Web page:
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Words are not enough

P ANJANA RAJAN meets Serguei, a multi-faceted artiste who aims to make audiences think and react.



One voice, many languages... Cartoonist-musician-novelist Serguei in concert. Photo: Pierre Grard.

`WE LIVE in a world where songs and music are superficial, just to make people dance or make them happy. Or to make them weep with crocodile tears. Very few people make music to raise consciousness,' says Serguei emotionally. His performances too, in which he blends music and commentary and sets them against a backdrop of his drawings and cartoons, reflect his passion to make people understand that all is not right with the world, that everyone has a duty to stand up for the right, not be lethargic and allow the immoral and the evil, the violent tendencies of humankind to take over the good.

But Serguei, born in Argentina, settled in France and currently on a tour of India under the aegis of the French Embassy and the Alliance Francaise network of India, is no woolly headed artist living on the clouds. As a cartoonist for the leading French newspaper, Le Monde, he has his finger on the pulse of political and social developments across the world. As a multi-talented artist - besides playing the piano, singing and drawing, he has published three French novels, writes his own lyrics in Spanish and French and has made animation films - Serguei uses his many skills in a complementary way.

"People think I am doing different things, but actually it is the same thing," he says. That's why he came up with his concept of "concert expo".

His aim is to communicate. "Drawing is a universal language," he points out, and as for music, even if people do not understand the language, they respond to the music. "The most spiritual of arts is music," he avers. Pages and pages of prose may mean nothing, but write the same idea as a poem, and it has an impact, he feels. "And a poem is like a song," says this activist artist who says in his quiet way, "I come from the Occident but I feel closer to India."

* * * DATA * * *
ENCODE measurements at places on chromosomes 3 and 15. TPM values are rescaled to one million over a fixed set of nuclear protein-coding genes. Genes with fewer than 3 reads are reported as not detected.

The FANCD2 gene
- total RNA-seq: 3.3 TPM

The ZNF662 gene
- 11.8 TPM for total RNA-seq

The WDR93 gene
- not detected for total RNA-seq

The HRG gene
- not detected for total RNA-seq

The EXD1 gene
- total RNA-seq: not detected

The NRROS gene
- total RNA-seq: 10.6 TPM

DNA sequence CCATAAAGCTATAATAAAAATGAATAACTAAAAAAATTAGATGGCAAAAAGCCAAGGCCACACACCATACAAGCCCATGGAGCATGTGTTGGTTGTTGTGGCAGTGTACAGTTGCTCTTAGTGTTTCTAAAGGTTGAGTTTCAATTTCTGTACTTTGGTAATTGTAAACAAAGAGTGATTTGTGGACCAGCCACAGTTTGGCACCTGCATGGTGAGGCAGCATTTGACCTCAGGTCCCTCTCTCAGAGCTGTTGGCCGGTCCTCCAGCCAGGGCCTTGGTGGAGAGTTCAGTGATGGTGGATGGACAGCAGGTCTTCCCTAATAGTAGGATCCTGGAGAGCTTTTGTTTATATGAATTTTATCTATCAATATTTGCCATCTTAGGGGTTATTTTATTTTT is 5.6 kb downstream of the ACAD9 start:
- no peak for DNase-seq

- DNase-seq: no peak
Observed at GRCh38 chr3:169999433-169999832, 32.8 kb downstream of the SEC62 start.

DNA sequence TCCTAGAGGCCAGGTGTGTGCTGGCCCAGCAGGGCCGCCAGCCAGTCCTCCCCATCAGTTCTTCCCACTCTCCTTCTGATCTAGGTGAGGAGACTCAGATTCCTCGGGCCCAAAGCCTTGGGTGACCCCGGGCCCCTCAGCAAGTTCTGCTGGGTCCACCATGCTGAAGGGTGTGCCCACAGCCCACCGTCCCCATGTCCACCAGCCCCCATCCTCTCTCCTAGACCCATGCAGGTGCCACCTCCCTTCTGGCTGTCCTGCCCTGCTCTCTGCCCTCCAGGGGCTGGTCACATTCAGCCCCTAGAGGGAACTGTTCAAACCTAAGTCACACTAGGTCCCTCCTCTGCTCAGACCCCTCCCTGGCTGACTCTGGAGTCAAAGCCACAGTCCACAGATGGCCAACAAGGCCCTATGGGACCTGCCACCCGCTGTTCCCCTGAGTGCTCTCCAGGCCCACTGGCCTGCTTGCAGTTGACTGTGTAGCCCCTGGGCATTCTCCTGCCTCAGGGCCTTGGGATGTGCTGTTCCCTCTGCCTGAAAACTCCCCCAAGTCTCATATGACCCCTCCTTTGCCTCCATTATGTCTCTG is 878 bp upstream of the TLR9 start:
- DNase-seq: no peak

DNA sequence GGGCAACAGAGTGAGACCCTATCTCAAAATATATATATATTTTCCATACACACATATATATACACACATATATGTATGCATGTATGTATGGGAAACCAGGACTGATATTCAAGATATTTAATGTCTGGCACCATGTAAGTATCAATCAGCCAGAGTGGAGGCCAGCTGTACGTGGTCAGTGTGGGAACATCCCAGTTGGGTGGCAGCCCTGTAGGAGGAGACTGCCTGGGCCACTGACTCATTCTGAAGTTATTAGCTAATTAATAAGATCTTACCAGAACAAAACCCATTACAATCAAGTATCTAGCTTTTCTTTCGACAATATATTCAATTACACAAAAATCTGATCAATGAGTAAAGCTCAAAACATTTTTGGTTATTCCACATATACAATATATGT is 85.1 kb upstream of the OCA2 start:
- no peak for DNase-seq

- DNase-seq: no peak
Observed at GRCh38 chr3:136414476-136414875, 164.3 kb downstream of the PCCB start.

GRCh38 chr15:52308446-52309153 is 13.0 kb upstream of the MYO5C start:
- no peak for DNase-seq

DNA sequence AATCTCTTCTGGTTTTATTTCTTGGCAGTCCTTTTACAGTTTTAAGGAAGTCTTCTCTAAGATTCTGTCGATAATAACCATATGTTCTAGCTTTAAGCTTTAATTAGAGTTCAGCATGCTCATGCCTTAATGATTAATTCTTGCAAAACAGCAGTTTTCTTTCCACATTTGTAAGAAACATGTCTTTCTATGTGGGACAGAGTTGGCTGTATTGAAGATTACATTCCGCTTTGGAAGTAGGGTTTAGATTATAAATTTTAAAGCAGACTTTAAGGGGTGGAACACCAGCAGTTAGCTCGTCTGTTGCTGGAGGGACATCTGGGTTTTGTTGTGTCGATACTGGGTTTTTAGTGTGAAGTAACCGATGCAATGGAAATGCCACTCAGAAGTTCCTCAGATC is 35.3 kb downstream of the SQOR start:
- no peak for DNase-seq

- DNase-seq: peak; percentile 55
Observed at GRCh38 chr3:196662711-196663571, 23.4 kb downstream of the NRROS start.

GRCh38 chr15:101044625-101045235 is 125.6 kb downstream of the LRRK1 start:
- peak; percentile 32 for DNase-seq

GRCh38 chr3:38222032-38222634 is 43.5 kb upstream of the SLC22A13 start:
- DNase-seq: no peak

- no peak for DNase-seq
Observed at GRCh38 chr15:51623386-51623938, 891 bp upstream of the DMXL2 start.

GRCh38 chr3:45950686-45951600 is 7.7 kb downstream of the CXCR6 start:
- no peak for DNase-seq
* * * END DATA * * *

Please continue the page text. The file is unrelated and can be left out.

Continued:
To raise public consciousness about the injustice being perpetrated by the rich and mighty upon the poor, including issues like the U.S. invasion of Iraq, the onslaught of its skewed cultural perceptions affecting all peoples in a big way through its television programming, he feels, "Words are not enough. In the 1960s, saying love and peace was enough. But now, if you just repeat words, people will laugh. People don't respect the power of words. It's the same with God. Repeat it too often, and God doesn't exist any more." Therein lies his need for creating meaningful songs and novels and complementing them with his drawings.

"What the words cannot express, the illustrations complete, and what the drawings cannot explain, the words do," says the artist who hails from a musical family but whose talents are self-honed - "Curiosity is the best teacher".

Disappointed that Indian television is increasingly following the path of Western entertainment, he exhorts Indians to enrich their programming with inputs from their own heritage.

Having seen some old mythological serial, he recalls fondly, "It was funny but at the same time instructive."

Though visiting India for the first time, Serguei hopes to come back soon, "If I don't stay, that is!"

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